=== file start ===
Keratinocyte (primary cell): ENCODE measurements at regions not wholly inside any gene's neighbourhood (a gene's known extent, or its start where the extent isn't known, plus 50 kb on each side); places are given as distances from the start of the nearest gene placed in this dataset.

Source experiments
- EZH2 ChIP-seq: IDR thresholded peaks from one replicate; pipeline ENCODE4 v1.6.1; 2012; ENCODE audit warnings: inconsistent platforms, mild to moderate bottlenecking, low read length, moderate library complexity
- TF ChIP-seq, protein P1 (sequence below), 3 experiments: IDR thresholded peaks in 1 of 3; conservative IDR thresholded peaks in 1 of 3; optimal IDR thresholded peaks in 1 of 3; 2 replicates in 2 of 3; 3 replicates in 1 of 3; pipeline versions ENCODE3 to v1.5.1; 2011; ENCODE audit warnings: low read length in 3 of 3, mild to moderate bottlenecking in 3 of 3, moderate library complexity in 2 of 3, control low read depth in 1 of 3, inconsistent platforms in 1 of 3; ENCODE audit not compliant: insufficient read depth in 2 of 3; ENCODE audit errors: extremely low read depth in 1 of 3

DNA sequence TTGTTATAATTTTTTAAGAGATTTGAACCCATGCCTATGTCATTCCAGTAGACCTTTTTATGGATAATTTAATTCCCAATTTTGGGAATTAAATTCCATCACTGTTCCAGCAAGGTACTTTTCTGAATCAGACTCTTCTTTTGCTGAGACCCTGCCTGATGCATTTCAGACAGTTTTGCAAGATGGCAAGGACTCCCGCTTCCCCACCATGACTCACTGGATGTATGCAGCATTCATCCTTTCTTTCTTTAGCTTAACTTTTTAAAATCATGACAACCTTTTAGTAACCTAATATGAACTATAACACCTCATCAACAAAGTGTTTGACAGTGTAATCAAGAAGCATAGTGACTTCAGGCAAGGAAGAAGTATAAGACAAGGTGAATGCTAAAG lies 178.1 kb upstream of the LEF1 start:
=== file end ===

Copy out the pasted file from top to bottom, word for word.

Keratinocyte (primary cell): ENCODE measurements at regions not wholly inside any gene's neighbourhood (a gene's known extent, or its start where the extent isn't known, plus 50 kb on each side); places are given as distances from the start of the nearest gene placed in this dataset.

Source experiments
- EZH2 ChIP-seq: IDR thresholded peaks from one replicate; pipeline ENCODE4 v1.6.1; 2012; ENCODE audit warnings: inconsistent platforms, mild to moderate bottlenecking, low read length, moderate library complexity
- TF ChIP-seq, protein P1 (sequence below), 3 experiments: IDR thresholded peaks in 1 of 3; conservative IDR thresholded peaks in 1 of 3; optimal IDR thresholded peaks in 1 of 3; 2 replicates in 2 of 3; 3 replicates in 1 of 3; pipeline versions ENCODE3 to v1.5.1; 2011; ENCODE audit warnings: low read length in 3 of 3, mild to moderate bottlenecking in 3 of 3, moderate library complexity in 2 of 3, control low read depth in 1 of 3, inconsistent platforms in 1 of 3; ENCODE audit not compliant: insufficient read depth in 2 of 3; ENCODE audit errors: extremely low read depth in 1 of 3

DNA sequence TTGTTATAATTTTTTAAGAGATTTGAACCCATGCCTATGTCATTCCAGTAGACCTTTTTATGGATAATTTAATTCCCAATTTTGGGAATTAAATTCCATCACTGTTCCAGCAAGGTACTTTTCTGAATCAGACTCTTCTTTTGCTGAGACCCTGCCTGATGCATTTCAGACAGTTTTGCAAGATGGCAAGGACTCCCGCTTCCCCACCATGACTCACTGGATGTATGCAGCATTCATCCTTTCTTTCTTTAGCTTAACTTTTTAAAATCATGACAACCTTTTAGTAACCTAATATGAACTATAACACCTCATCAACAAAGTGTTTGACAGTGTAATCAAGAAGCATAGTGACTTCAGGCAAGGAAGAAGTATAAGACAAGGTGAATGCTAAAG lies 178.1 kb upstream of the LEF1 start: